The $US index declined by 0.4% at 79 this week, with other losers including the $OZ and the Yen, lower by 1.2% and 0.6%. Gainers included the Swedish and Norwegian Krona, higher by 1.8% and 1.1% respectively. Sovereign debt yields saw a volatile week, with the UK gilt yield falling by 7bps to 2.2% and Japan’s JGB yield lower by 4bps to 0.98% whilst the German 10 year fell by 7bps to 1.79%. Meanwhile, Portugal’s 10 year yield sank by 98bps to 11.25%, whilst Irish yields rose by 3bps at 6.74%. Spanish yields eased by 2bps at 5.33%, whilst Italian yields ended the week higher by 7bps at 5.1%.  The New Greek 10 year yield note surged by 99bps to 20.54%. US Treasury 5 and 10 year yields fell, with the 5 year lower by 3.8% at 1.04% and the 10 year  by 0.9%, ending the week at 2.22%.

Within the commodities complex, the $crude oil price fell by 3.6%, ending the week at $102.9 a barrel. The precious metals saw a second calm week, with $Gold higher by just 0.5%, at $1668oz, whilst $Silver added 0.4% to $32.2oz. At first sight the 1.8% fall for the $Gold physical price over the month of March looks benign, however, Goldmines, whether they be the North American XAU index or the South African JSE Gold index, fell by 12%+. Whilst we are not suggesting a repeat of the 2008 magnitude of fall, it is interesting to note that the mines led the metal price lower, which is being repeated now.

Next week’s sees interest rate reviews by the ECB and the Bank of England MPC plus the latest PMI data for the UK and for the Euro-Zone. The E-Z also releases February unemployment numbers and retail sales data, whilst Japan announces February CPI and housing starts. It’s a busy week for the US, including the latest on vehicle sales, consumer credit, ISM data and unemployment.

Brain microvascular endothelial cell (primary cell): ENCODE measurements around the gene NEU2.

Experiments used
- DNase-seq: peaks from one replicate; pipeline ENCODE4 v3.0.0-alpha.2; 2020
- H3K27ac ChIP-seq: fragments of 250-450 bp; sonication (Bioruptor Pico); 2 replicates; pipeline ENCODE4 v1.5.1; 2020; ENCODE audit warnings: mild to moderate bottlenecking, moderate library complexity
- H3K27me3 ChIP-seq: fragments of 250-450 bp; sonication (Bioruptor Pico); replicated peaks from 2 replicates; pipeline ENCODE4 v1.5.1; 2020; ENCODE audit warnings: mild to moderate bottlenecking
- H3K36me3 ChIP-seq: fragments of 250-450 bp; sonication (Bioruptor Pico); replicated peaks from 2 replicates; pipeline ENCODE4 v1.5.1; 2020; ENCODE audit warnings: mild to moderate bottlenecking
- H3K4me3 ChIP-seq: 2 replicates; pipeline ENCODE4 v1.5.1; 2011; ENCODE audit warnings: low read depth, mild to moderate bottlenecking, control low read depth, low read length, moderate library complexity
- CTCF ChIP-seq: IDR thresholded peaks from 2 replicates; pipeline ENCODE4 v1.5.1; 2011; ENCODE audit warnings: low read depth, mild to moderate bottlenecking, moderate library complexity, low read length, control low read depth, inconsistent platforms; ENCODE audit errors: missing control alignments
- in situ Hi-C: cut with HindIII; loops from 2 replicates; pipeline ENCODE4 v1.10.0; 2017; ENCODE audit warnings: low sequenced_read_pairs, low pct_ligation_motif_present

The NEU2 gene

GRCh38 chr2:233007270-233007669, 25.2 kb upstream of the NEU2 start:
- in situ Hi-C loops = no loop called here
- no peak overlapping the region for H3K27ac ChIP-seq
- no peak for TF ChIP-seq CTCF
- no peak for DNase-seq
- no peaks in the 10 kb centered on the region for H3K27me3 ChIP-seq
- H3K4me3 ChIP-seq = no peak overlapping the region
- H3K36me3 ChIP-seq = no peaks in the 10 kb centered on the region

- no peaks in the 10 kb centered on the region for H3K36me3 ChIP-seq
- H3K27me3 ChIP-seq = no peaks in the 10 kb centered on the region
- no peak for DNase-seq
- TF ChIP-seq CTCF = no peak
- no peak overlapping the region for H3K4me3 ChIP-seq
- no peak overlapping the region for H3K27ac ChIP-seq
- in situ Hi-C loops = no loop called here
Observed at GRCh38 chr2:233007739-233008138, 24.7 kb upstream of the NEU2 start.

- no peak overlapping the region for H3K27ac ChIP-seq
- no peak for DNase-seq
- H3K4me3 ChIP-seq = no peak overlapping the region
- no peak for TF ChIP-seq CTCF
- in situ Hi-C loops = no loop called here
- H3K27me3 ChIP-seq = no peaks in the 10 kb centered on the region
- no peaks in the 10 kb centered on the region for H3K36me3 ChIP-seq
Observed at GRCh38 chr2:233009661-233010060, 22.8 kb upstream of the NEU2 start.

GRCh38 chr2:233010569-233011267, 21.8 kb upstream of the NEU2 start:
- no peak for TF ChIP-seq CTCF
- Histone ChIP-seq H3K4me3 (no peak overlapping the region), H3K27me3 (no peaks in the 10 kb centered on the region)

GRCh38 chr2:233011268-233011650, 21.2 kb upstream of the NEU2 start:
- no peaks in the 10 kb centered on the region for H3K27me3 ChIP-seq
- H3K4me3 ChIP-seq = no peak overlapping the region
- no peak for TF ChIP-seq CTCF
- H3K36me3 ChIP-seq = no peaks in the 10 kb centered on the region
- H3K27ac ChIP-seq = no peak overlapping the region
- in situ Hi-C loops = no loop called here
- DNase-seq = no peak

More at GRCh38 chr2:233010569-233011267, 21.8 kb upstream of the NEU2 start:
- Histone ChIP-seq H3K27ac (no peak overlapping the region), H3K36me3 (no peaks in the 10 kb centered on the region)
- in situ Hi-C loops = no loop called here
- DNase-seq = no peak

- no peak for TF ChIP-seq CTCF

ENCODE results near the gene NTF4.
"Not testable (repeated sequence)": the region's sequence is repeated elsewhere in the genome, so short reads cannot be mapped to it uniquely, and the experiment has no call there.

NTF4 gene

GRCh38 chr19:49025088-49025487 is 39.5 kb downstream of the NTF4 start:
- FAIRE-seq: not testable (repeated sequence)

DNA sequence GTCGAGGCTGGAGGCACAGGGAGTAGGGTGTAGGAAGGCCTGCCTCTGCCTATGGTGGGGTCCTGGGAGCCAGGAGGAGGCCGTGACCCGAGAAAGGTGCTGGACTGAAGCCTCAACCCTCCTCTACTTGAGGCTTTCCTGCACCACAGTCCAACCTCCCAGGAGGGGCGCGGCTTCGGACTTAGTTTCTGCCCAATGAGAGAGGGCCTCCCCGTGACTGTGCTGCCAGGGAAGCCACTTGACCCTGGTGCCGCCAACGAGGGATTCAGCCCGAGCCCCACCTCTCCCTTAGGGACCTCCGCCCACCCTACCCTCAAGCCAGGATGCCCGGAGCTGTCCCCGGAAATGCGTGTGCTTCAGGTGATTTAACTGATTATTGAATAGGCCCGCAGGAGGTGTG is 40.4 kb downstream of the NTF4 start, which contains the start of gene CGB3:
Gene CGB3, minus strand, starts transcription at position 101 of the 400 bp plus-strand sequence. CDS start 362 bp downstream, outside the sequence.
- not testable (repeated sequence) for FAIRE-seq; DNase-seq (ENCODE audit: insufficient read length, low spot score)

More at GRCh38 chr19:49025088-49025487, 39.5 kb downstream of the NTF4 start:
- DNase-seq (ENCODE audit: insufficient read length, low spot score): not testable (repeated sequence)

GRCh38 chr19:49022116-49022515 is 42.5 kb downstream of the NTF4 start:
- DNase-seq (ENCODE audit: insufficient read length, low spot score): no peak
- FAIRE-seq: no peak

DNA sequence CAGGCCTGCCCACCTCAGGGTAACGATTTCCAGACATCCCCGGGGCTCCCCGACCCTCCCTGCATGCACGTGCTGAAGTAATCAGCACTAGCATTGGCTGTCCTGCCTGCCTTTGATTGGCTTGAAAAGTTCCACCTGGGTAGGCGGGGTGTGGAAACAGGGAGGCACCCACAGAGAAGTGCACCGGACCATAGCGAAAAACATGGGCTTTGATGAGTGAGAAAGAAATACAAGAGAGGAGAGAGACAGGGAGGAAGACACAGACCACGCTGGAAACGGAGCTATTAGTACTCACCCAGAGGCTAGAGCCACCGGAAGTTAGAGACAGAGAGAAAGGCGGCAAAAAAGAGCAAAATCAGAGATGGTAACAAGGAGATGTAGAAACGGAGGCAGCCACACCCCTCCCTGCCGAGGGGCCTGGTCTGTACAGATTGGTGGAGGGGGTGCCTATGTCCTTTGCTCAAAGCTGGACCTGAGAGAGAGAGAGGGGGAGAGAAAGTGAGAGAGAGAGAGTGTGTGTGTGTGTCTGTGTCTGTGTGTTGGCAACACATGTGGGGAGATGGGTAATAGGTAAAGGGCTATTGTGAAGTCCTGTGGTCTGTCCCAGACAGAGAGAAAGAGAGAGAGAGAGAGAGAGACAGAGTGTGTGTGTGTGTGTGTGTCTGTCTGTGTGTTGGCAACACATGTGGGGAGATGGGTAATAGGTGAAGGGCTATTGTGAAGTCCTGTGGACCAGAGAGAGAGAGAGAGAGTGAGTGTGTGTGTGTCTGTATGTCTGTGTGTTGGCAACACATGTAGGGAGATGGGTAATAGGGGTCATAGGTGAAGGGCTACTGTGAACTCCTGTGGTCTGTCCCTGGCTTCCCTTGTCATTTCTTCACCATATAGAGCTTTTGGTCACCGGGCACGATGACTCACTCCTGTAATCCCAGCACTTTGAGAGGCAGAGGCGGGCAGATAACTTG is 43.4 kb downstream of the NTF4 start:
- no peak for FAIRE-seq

Returning to those out of touch politicians and other establishment figures, the clueless Bank of England governor, Mervyn King, suggested this week that UK pensioners have exaggerated the effects of QE has had on their incomes.

A combination of falling asset values, caused by a debt bubble, presided over by Merv and other central Bankers, plus the desired effects of lowering interest rates and hence annuity rates, have seen pensions

taken today versus five years ago collapse by over 30%, not to mention the negative real return that savers, mainly the elderly, receive on any other deposit capital. Coincidentally, a recent report by ING bank included the chart above, which actually shows that 10 year US and UK bond yields have risen immediately after the QE announcements, albeit that in both cases yields have fallen over the past five years. We would suggest that it is more to do with a,” collective social mood change,” to one of caution and fear, following the onset of the 2007 financial crisis, that has stampeded investors into the “perceived safety of sovereign debt.” Either way, as the “governor” and most other senior bureaucrats continue to benefit from tax-payer funded gold plated pension arrangements, it belies another of “Dodgy Dave’s” maxims that, “we are all in this together.”

A recent comment by a UK resident on “fairness” relates as follows:-

I had my census paperwork returned to me as where it said do you have any dependents I put:-

Yes, MP’s, MEP’s, Government in general, Asylum Seekers, Prisoners, The entire cast of the Jeremy Kyle show,  the lazy, The people of Greece, Ireland, Portugal, and half of eastern Europe, The RBS, The Northern Rock (at the time), And Greedy Bankers in general.”

I would have put more but the space was quite limited.

Due to the Easter holiday break next weekend, “week ending” will resume on the 13th April 2012.